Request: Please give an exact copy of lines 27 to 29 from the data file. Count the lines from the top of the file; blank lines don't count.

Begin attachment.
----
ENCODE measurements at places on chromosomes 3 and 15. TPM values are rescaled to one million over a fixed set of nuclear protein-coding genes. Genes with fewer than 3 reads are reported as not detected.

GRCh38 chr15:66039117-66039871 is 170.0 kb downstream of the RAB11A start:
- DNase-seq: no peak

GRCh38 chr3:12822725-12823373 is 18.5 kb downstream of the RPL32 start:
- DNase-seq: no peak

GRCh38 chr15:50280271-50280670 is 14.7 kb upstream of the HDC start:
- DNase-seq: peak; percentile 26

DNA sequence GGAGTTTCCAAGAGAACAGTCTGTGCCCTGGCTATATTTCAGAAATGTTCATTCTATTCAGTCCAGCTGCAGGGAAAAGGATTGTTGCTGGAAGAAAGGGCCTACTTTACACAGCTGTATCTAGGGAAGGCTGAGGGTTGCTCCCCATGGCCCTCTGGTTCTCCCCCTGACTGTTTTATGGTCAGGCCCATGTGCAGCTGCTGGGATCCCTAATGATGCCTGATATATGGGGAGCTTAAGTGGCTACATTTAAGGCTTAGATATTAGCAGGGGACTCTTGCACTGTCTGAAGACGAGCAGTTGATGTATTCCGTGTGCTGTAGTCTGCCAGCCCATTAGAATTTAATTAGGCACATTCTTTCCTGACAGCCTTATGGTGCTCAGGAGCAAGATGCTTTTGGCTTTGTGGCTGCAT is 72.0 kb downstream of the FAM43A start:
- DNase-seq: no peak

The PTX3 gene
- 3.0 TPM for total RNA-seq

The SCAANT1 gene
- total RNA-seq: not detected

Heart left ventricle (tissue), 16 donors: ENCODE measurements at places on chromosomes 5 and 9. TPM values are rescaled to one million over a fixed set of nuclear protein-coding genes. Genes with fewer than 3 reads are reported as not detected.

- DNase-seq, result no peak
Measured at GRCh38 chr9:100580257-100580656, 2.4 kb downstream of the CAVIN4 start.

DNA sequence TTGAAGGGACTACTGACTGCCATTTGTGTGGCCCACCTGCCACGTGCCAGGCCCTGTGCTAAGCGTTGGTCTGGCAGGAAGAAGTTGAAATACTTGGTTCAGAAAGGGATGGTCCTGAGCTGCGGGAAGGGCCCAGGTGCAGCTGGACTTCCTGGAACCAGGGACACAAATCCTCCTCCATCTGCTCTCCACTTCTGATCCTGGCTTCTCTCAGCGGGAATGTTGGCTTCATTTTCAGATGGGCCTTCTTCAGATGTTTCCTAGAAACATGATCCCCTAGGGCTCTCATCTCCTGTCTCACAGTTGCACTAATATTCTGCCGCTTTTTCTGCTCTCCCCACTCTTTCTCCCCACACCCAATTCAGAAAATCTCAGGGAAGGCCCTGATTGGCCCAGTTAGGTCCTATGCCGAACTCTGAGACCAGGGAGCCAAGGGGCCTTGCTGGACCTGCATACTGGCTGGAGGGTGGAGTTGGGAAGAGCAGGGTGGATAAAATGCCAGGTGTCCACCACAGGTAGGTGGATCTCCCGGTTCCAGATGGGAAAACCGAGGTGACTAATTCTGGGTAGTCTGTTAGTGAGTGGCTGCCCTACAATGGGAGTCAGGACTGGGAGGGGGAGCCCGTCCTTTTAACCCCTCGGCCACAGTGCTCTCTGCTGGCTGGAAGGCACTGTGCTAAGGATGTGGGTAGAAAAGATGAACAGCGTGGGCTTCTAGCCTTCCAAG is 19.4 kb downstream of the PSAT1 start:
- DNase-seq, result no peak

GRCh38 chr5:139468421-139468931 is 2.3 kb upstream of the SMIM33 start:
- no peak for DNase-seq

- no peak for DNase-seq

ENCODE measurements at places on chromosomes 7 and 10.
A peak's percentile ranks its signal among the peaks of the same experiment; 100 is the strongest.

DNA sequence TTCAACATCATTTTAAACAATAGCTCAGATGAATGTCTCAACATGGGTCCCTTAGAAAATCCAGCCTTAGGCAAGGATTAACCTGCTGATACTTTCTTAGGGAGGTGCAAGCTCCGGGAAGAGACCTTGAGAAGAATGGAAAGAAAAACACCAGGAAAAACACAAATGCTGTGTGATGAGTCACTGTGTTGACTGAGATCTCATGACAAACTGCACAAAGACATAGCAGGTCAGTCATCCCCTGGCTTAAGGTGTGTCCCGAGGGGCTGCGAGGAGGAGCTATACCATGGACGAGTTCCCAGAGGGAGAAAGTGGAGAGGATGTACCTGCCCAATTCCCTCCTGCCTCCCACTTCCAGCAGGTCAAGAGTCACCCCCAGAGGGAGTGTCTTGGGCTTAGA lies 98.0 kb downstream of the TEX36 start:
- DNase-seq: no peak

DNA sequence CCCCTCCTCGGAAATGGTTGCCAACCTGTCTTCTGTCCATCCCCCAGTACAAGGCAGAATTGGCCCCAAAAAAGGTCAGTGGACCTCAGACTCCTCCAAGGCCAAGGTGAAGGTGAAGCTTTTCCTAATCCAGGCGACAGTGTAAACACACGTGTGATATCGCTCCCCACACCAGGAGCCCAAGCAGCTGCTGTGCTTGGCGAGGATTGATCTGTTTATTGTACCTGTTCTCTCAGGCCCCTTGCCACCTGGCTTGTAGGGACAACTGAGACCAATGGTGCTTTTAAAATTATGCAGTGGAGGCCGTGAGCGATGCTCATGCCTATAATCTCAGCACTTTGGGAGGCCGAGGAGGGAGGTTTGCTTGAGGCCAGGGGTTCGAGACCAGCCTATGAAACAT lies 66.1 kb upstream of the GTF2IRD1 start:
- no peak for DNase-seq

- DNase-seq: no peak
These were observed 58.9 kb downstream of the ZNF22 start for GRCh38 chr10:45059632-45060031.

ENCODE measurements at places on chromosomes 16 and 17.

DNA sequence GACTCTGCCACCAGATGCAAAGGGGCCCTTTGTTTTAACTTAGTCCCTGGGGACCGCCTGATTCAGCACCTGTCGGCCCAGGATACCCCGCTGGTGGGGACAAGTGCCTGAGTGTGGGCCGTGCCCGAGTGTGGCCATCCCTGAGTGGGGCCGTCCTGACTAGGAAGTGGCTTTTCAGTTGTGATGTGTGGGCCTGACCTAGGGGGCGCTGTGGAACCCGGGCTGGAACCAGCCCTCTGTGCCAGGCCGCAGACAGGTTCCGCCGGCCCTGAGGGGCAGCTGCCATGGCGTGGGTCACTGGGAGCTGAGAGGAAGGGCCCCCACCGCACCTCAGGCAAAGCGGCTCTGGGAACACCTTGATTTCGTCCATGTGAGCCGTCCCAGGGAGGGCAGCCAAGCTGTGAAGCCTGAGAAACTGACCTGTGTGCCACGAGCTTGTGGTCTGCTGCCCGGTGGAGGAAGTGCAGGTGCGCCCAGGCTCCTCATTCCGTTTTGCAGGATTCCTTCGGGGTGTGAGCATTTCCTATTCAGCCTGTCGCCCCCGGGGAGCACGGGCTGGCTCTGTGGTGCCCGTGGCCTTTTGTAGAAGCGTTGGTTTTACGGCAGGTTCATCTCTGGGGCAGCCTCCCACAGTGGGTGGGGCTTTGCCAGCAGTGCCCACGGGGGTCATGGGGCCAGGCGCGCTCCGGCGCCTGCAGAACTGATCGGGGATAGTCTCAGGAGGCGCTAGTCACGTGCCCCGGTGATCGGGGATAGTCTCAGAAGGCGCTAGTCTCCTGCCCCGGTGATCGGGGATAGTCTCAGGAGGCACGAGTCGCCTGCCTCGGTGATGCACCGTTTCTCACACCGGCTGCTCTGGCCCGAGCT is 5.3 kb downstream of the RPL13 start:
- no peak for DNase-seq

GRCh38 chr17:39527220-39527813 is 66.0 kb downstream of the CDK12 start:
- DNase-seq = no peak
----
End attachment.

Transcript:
- no peak for DNase-seq

- DNase-seq: no peak
These were observed 58.9 kb downstream of the ZNF22 start for GRCh38 chr10:45059632-45060031.